Parshat Vayechi Schedule

Shabbat Chazak Schedule

Friday, January 6

  • 06:50 am – Shacharit
  • 04:05 pm – Mincha
  • 04:08 pm – Candle lighting
  • 08:00 pm – Men’s class at the home of Lev and Jacqueline Novikov, 226 Clifton Street #2 (knock on the window to the right of the front porch).

Saturday, January 7

  • 07:45 am – Shacharit at Salem Towers
  • 08:45 am – Shacharit
  • 09:32 am – Latest time for Kriat Shema
  • 10:30 am – Jr. Congregation
  • 11:15 am – Shabbat Chazak Kiddush
  • 03:40 pm – Mincha
  • 04:10 pm – Se’udah Shlishit
  • 05:05 pm – Ma’ariv
  • 05:17 pm – Shabbat Ends

January 8 – 13


  • 08:00 am – Sunday
  • 06:40 am – Monday and Thursday
  • 06:50 am – Tuesday, Wednesday, and Friday


  • 04:15 pm – Sunday – Friday


  • 04:45 pm – Sunday – Thursday

To print this schedule, click here to go directly to the post, and then press ctrl-P (Windows) or cmd-P (Mac) to print it.

Weekly Words of Torah

Goodbye Assimilation

Insights into Parshat Vayechi of Mr. Yonatan Siev of Yeshivat Sha’alvim, by Rav Re’uven Ungar of Sha’alvim.

Parshat Vayechi brings Sefer Bereshit to a close, the era of the Avot coming to an end with Yaakov Avinu’s passing, and the wheels of the forthcoming enslavement beginning to turn. Before his death, Yaakov had one last request to his son, Yosef: Bury me in Eretz Yisrael. Interestingly, at this point in the Parsha, Yaakov is referred to as “Yisrael”, as he is again when he blesses Efraim and Menashe. Why by these two episodes is he called by this name? Furthermore, the fact that he is even blessing Efraim and Menashe piques curiosity. Yaakov had many grandchildren. Why did these two deserve to be blessed any more than the other grandchildren?

The “Melting Pot” is a key part of American society. A nation made up various backgrounds and cultures, America is home to intense ethnic blending. As the generations continue, they drift further and further from their own culture and enter deeper and deeper into mainstream society. In most cases, they do not abandon their culture, but it generally takes a back seat, something pulled out during holidays and family gatherings. This is not only true by America but really by any country. There is always assimilation. Egypt was no different.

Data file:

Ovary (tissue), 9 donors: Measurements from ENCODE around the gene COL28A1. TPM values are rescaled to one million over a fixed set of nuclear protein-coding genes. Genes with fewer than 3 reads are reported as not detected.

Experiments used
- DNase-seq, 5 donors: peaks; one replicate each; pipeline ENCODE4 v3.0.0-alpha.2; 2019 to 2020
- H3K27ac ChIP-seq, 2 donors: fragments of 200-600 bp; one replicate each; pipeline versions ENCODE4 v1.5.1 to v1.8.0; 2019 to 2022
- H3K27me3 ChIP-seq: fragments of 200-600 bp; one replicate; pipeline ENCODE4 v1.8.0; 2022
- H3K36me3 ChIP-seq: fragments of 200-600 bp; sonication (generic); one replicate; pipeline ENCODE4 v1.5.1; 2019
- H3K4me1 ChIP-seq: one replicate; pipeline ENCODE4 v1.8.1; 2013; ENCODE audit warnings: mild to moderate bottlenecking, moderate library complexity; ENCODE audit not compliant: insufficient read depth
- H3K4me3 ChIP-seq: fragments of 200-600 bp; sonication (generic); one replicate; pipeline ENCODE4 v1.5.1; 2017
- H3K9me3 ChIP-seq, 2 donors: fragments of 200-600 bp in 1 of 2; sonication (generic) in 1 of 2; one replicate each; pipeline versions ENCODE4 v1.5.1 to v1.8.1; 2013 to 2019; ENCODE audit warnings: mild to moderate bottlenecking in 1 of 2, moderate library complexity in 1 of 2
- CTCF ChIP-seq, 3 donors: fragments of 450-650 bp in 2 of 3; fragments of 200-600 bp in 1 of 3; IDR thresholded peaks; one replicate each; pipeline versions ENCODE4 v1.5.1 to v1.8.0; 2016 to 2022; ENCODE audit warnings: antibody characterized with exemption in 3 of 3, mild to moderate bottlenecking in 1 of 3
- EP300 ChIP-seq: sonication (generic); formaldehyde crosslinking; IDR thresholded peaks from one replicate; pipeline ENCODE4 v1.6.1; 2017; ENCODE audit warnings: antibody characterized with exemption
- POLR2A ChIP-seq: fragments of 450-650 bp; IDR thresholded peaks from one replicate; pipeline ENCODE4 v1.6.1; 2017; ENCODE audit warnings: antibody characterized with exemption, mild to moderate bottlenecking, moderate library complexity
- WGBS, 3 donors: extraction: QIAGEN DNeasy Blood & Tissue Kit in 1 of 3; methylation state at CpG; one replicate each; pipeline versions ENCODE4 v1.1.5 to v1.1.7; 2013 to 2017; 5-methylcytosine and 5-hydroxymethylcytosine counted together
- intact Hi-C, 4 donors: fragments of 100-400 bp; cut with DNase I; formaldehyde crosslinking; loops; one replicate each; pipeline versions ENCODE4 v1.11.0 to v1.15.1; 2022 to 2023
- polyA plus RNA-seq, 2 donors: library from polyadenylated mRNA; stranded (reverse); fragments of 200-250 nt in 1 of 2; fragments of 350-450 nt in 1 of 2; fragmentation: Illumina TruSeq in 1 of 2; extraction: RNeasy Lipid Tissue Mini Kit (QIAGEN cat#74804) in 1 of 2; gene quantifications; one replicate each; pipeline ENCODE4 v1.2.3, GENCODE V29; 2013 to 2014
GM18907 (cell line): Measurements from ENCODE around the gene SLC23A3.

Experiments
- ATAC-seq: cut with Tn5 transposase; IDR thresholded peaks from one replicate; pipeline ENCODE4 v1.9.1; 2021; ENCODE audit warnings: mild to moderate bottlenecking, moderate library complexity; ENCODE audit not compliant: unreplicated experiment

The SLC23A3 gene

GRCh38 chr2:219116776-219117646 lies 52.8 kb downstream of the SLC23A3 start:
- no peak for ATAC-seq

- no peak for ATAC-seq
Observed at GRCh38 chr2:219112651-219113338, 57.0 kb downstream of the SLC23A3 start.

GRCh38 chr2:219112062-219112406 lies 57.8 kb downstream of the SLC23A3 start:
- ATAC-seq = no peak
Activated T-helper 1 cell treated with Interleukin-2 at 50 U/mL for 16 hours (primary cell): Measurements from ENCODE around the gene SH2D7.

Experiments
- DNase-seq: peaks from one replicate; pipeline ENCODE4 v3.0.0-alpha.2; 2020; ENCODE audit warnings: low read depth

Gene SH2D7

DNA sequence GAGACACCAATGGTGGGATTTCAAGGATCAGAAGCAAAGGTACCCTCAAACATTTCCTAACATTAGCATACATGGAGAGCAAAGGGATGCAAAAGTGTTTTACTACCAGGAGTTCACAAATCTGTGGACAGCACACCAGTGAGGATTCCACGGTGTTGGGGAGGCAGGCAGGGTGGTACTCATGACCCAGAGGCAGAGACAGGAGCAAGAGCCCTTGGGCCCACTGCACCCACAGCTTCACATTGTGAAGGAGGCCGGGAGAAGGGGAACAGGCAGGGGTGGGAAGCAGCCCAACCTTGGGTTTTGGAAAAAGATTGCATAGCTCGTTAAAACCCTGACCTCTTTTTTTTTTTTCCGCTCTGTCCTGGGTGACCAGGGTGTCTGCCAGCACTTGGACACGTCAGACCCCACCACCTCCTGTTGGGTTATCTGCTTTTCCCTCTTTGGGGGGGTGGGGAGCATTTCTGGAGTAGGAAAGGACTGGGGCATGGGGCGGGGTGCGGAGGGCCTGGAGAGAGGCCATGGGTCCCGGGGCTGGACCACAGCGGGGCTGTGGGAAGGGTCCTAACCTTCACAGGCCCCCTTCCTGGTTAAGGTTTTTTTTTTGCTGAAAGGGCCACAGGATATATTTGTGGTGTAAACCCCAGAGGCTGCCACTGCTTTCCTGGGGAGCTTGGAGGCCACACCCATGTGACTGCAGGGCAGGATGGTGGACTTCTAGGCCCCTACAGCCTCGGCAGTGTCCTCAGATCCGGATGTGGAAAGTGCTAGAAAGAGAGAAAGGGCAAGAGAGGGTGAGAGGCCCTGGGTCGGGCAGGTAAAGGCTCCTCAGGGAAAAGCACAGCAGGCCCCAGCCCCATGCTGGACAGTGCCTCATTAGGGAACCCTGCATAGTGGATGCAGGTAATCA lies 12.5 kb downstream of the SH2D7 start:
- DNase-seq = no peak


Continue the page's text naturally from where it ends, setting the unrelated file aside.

The fact that Yosef not only remained unaffected by the surrounding society, but was even able to raise children without having them tainted, is beyond incredible. They were celebrities. They were the royal family. Can we imagine some big actor in Hollywood being a social outcast? Like any celebrity, Yosef and his sons should have been totally immersed in Egyptian culture. They should have taken advantage of their high status to reap all benefits from society. But they didn’t.

Efraim and Menashe were chosen to be blessed, and even merited being their very own Shevatim, because of their spiritual might. They had accomplished what no other grandson had. Despite the unbelievable challenge of assimilation, they rose above. We bless our own sons that they should be like Efraim and Menashe: they should muster that same spiritual strength and stay strong in a very absorbing society. When it comes time to bless Efraim and Menashe, Yaakov is called “Yisrael”, a name which connotes spiritual strength (which he received after his battle with the Angel of Esav), because his spiritual “muscles” were in motion. He realized that the Galut had begun, and his blessings were intended to carry his children through these dire straits. These blessings were being given by someone who knew what it meant to undergo spiritual struggle. They were given by Yisrael.

Yaakov is also called “Yisrael” by his request to Yosef to shows us another element of the Jew of the Diaspora. It is insufficient to simply “not assimilate”. We must never forget where we belong. Especially now, when we are so comfortable and accepted in certain parts of the world, we cannot lose sight of where our true home is. Yaakov was sent into Galut, but never lost sight of where his true place was. His dying wish, so important that he made his son swear to uphold it, was to return to Eretz Yisrael. And it is for that strength, not just the resistance of assimilation, but to never forget his home, that he was called “Yisrael”. It was comfortable living in Egypt. He lived a life of royalty, his son the viceroy of the most powerful nation at that time, and yet he never felt comfortable away from the holy soil of his homeland. Our Galut has been long and hard, and we have much to learn from our forefather. We cannot assimilate; we cannot simply be absorbed into the Melting Pot and watch ourselves dissolve. We cannot forget. Hashem did not give us New York. There is no Mitzvah to live in Jersey. There is no Kedusha to the sandy beaches of Miami. We have a home. Be’Ezrat Hashem we should all be zocheh to be there, Bimhera B’Yamenu.